Confidence is not something you have. It’s something you can create. It’s a habit.

I know we all experience insecurity, anxieties, and challenges at work no matter what field we’re in. Hopefully, some of these tips can help you to overcome these and assist you in becoming more confident at work.

Saying “yes”

I’m a sucker for a good motivational quote (yes, as cheesy as they CAN be!). One of my favourites is from Richard Branson: “If somebody offers you an amazing opportunity but you are not sure you can do it, say yes and then learn how to do it later”.

There are some opportunities that you just need to say yes to, to accelerate your work goals. If there is an opportunity to learn something or grow in a certain way, say “YES”.  If you do take the leap and say yes, even when you are uncertain of exactly how, and if you can,  then choose to figure it out.  You are placing POSITIVE pressure on yourself to HAVE to figure it out. Now, if you said no? What happens? You lose not only the potential opportunity but also the opportunity to learn, stalling an opportunity for career growth and progression. If you say no, you’re not learning or developing your skills.

However, when you say “yes” you have created that positive pressure. You need to assess; how long do I have to learn it? You make a plan. You get focused. You have gained an invaluable opportunity to develop your skills. Confidence is built from the foundations of a positive mindset of  “I’ll find a way to learn how to do it”. I’ve been lucky enough at Optimum to have been offered several opportunities to progress and step up into new positions in new areas. I said yes because I knew I’d force myself to figure it out. It’s not arrogance. It’s not being cocky. It’s accepting what you don’t know, but having that hunger, that drive to learn.

Yes, of course, it can be a risk but from personal experience, it is absolutely worth it and it can be incredibly powerful. I wouldn’t be where I am today if I hadn’t have said yes to new opportunities. There are so many skills I wouldn’t have developed if I had said no. Confidence then comes from understanding your own abilities and qualities, and this will only continue to increase as you create new ones. Saying yes has allowed me to gain so many new skills that I didn’t possess when I started at Optimum 4.5 years ago.

Speak LESS during unintelligent conversations

A prime example of this is office gossip. We all know it happens and I’m sure we’re all guilty of it at some stage in our career. When I say unintelligent conversations I don’t mean intellectually, I mean emotionally. If people are gossiping, criticizing something, being negative or toxic: talk less.  By not chiming in and talking negatively or complaining saves you potential stress and hassle and helps create a more positive work culture.

And can we truly bond with our coworkers if all we do is complain and speak negatively? Can you bond with anyone over speaking badly of others? Do we want our bonds at work to be based on gossip? Or criticism? No.

And I guarantee that if you criticize people with people; those people will criticize you with other people.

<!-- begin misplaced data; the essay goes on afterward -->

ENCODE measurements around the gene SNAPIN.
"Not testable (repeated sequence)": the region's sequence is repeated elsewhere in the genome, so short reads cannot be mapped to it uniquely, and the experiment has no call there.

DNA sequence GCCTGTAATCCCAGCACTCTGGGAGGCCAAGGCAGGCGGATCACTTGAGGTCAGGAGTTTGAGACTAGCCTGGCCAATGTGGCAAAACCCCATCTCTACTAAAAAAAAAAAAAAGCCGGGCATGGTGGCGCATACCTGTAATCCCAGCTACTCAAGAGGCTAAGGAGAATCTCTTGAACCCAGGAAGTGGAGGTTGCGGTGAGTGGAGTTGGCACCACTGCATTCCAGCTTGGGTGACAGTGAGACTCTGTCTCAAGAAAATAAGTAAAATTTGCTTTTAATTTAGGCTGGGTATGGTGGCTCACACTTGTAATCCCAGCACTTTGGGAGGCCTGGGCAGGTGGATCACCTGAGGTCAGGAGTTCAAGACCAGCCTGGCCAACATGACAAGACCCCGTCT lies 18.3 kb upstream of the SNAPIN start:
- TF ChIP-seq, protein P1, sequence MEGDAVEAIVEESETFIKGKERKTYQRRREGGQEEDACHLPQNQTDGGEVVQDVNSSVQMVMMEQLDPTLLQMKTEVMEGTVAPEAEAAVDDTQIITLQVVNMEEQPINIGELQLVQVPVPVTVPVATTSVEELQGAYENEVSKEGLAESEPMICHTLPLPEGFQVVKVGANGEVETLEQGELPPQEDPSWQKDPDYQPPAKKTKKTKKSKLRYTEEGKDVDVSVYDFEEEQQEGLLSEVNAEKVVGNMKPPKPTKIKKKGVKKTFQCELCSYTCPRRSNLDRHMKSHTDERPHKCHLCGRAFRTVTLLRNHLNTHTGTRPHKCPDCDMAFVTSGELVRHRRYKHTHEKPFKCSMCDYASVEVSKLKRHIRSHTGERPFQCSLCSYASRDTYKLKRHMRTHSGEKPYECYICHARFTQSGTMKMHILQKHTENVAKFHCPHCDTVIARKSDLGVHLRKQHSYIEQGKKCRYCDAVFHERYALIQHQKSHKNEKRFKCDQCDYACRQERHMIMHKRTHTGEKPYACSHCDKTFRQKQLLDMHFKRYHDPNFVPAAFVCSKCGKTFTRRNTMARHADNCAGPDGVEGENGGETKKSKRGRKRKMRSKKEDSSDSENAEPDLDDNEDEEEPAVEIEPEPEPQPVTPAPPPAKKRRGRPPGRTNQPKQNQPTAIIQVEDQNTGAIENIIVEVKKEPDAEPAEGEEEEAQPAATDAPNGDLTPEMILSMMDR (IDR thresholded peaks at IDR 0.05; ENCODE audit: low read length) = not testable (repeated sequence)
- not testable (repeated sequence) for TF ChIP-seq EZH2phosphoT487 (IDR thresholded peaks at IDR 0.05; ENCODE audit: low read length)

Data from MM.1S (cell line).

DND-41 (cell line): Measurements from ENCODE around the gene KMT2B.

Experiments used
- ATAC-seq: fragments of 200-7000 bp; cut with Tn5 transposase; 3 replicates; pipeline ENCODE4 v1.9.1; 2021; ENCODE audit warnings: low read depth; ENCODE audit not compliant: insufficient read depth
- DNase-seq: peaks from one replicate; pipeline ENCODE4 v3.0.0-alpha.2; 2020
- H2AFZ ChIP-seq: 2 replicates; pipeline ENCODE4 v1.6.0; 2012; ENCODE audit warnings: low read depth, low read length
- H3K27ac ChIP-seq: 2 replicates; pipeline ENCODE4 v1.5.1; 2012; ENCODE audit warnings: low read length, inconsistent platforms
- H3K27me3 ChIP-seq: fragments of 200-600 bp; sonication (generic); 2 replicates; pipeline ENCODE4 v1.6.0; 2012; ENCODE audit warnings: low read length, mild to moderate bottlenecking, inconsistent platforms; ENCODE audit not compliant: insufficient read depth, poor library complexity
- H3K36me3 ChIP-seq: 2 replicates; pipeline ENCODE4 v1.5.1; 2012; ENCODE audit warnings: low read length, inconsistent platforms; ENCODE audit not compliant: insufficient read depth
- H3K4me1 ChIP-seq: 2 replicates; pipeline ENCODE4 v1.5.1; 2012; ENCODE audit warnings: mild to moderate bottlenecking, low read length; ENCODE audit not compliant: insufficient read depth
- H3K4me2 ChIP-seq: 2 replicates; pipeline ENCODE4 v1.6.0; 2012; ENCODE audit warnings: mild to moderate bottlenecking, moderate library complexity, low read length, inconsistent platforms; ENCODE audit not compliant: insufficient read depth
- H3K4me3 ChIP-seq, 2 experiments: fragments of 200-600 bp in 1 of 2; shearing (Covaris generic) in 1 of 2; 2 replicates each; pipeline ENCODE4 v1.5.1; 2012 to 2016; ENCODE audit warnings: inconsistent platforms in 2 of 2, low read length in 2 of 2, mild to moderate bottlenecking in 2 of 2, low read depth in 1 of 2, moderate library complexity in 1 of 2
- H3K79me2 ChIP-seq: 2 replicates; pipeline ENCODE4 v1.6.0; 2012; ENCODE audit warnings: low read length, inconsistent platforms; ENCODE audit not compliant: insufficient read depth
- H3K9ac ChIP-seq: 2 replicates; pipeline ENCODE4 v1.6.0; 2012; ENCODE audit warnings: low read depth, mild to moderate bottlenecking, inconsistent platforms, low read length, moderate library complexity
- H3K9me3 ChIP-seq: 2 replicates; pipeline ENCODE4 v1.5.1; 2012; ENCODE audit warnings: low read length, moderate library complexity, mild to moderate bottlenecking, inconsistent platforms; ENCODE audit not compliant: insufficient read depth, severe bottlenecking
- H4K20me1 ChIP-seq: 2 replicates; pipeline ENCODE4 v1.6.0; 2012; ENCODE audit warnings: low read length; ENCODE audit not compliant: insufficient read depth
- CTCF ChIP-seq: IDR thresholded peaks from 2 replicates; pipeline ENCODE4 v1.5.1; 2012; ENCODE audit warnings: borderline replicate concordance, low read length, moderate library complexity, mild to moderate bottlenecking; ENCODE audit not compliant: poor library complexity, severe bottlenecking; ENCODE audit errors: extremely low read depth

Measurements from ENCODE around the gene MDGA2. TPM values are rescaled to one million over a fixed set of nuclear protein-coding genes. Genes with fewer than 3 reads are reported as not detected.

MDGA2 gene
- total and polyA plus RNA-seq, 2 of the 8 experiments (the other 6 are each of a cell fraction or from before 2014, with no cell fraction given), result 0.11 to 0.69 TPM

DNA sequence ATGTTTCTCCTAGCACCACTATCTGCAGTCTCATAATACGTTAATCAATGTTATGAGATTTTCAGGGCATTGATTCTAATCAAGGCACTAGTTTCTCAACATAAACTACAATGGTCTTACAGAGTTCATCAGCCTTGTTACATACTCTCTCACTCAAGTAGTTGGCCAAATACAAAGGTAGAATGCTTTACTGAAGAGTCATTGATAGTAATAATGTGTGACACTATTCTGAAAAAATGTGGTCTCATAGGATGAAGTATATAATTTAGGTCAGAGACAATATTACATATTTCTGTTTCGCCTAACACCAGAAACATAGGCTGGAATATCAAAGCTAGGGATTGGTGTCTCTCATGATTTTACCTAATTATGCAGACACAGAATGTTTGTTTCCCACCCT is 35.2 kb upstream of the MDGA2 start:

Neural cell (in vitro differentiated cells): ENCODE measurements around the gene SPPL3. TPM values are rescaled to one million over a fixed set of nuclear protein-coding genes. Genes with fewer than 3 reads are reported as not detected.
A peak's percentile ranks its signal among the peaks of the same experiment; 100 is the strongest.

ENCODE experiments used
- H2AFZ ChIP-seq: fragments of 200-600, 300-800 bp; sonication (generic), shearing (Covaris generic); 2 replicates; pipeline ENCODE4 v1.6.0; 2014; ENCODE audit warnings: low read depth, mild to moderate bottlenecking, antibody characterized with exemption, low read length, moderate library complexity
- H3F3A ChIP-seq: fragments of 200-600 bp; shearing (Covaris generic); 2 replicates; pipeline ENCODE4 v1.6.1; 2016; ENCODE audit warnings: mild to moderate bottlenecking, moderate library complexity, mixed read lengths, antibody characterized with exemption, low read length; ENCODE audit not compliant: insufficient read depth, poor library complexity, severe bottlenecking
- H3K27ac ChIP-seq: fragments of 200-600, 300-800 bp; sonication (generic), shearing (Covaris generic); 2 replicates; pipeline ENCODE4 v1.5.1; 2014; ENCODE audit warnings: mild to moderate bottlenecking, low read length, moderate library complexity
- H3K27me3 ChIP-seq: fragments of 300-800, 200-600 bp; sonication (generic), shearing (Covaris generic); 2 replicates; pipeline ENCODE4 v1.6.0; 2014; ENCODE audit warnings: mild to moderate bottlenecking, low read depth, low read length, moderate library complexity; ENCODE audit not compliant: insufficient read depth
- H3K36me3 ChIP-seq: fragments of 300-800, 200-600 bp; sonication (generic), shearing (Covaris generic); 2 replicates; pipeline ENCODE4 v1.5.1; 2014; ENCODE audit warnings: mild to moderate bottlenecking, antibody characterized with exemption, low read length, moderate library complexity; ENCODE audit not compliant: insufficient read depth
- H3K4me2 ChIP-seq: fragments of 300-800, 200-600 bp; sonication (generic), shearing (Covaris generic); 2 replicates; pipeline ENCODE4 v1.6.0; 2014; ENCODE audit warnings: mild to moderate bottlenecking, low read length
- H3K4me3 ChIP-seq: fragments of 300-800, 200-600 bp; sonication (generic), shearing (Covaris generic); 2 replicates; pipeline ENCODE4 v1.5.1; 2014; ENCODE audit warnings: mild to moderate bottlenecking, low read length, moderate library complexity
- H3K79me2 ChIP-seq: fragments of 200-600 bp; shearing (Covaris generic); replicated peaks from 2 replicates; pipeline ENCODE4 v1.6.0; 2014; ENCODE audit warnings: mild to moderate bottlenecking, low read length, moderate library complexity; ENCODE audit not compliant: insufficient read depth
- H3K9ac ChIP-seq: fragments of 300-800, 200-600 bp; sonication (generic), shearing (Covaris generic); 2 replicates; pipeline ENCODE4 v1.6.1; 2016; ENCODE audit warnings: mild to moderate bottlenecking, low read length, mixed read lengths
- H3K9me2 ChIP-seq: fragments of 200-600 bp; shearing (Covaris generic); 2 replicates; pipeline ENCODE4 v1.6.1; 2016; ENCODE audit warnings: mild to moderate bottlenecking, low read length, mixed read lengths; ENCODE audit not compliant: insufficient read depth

Ask more questions during intelligent conversations

Now, on the opposite side of the spectrum, when you’re around intelligent conversations ask MORE questions. Often when we are in meetings or having work conversations, rather than listening we tend to think about what we can say to appear intelligent, smart and useful. When really we should be focused on listening as this provides the opportunity to learn and to ask relevant questions that demonstrate not only that you have been listening but also your interest and respect to those who have been speaking. Be prepared and have some questions ready that are relevant to the topic of the meeting/conversation.

By doing this, you will learn and become smarter. And funnily enough, you will be perceived as more intelligent because you’re being curious and taking a genuine interest. Intelligence isn’t necessarily shown through intellect and knowledge. It’s about curiosity and intrigue.

This leads me to my next point…

Discuss Ideas

Another quote that I find interesting and relevant is from Eleanor Roosevelt: “Great minds discuss ideas; average minds discuss events; small minds discuss people.” 

If you want to be confident discuss ideas. Discuss routines, practices, habits etc. Discuss your vulnerabilities, what you want to work on. It will make you more competent.

Don’t gossip or talk about other people. Talk about ideas and ways to improve.

Focus on improvement/learning, not perfection

My last point is around focusing on the journey rather than the destination, as cliché as that may sound.

We think of confident people having it all ‘sussed’ out. They know exactly what they’re doing. They ooze confidence. They’re killing it at work and winning.

However, focusing too much on chasing perfection can be detrimental. If you chase perfection and feel like you’ve reached it then that can create complacency, OR you feel you will never reach it and that can create feelings of anxiety and being overwhelmed. You will possibly end up either complacent or overly critical of yourself.

BUT when you focus on improvement, the benefit is that it is something that can always be realised and is something that can be measured, therefore allowing you to achieve tangible results that work to further increase your confidence. When you focus on learning, upskilling, and improving you develop enthusiasm, you gain momentum, excitement, and new experiences. You’re constantly moving forward. This creates confidence.

I hope you find these tips helpful and can start to implement them into your daily work routine. Just remember, confidence is something YOU create and it’s a skill that you will continuously develop.

Georgia Narayan
Senior Consultant

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